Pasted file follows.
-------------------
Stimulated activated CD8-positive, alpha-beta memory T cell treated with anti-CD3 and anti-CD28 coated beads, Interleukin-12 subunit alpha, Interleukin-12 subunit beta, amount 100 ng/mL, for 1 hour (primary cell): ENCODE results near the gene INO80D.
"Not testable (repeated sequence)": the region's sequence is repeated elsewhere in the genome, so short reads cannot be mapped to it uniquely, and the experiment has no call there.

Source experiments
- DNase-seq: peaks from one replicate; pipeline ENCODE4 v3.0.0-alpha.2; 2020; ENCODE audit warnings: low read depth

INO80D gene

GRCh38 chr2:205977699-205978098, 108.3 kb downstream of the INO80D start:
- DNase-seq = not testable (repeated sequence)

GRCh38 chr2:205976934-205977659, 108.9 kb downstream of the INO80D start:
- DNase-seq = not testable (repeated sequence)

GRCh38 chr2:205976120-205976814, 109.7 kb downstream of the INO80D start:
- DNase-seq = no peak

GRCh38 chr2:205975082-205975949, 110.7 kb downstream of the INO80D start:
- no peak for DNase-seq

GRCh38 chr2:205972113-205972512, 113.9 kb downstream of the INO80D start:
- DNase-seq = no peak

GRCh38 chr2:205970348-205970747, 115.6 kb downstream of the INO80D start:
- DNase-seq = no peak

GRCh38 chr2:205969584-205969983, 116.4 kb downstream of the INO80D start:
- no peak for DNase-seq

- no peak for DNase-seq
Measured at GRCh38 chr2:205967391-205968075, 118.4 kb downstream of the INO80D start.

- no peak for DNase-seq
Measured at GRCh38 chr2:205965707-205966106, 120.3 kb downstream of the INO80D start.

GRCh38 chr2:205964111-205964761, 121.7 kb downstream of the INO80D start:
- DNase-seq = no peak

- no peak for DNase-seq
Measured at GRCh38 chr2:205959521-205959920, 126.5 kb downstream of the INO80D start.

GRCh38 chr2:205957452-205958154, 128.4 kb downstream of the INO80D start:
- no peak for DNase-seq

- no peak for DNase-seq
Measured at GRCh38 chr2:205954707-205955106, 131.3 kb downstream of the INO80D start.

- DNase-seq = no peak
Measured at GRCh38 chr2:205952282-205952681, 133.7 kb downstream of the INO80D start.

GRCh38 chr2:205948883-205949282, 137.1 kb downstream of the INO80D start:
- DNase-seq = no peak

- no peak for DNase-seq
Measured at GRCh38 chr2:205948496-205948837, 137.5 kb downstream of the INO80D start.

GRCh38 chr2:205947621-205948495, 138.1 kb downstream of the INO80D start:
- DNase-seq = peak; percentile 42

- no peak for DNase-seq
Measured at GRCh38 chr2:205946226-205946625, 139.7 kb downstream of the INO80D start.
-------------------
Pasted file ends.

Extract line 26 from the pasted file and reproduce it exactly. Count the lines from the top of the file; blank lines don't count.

- no peak for DNase-seq